So…what does that mean? It means more personalization and deeper local search functionality. According to their blog, the company compares the current state of local search to the Yellow Pages and they are looking to add “expert reviews,” not reviews from strangers.

Personalization seems to be the big focus for this change and may also be their undoing. Personalization does have its benefits but can be limiting when trying to discover anything new. If you’re constantly shown things based on “your tastes” and by “people you trust,” that limits the discovery of anything new outside of your happy little world.

Will the company survive?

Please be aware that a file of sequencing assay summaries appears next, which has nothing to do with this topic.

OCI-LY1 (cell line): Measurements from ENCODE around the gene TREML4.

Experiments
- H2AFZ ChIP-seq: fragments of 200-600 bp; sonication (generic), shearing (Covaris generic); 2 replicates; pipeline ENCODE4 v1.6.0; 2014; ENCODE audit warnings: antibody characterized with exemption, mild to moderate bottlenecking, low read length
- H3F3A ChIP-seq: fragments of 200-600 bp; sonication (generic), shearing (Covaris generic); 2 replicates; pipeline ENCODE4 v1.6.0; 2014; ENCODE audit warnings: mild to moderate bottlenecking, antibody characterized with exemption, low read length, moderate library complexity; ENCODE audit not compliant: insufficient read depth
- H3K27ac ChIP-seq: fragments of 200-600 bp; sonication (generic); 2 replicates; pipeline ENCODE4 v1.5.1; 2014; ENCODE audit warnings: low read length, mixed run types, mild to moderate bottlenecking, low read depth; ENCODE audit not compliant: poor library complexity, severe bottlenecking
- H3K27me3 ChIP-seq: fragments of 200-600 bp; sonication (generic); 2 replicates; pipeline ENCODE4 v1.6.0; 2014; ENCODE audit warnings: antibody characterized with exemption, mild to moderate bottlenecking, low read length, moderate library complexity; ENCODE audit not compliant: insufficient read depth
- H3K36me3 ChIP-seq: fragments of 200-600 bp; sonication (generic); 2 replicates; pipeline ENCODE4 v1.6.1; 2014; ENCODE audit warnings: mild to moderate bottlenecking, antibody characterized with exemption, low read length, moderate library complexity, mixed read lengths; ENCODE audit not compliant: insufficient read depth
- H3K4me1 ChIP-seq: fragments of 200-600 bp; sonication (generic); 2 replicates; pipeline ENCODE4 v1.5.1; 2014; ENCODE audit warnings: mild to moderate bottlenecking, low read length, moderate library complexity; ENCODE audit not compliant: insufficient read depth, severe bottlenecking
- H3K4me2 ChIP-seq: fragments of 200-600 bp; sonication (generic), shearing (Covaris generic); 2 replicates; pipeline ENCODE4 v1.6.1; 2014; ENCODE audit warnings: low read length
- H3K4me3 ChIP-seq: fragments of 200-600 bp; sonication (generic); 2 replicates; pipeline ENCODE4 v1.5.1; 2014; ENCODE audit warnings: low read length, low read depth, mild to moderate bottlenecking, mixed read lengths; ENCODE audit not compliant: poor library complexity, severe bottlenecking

It’s hard to say since Foursquare is solely identified with their check-in service how people will act to a drastic change like this. Introducing a new app that is just for checking in when every other social networking services already has that feature is going to be rough. They’re essentially going to have to reinvent the wheel if they plan on keeping engagement up.

My Two Cents

Initially I think the new Foursquare will do great as they already have the public’s interest however, I don’t think they’ll experience the longevity they’re looking for. People will swarm to it out of curiosity but I don’t think they’ll continue to use the service unless there is a huge benefit to do so. I really like Foursquare and hope that I’m wrong but I’m predicting a dismal road ahead.


As of today, August 6, 2014, foursquare is no longer the location based app we all grew to love but rather a recommendations app that is set to rival Yelp. Personally I don’t see this taking off as people miss the classic check-in service that foursquare previously offered. Sure there’s Swarm but how many people are using that?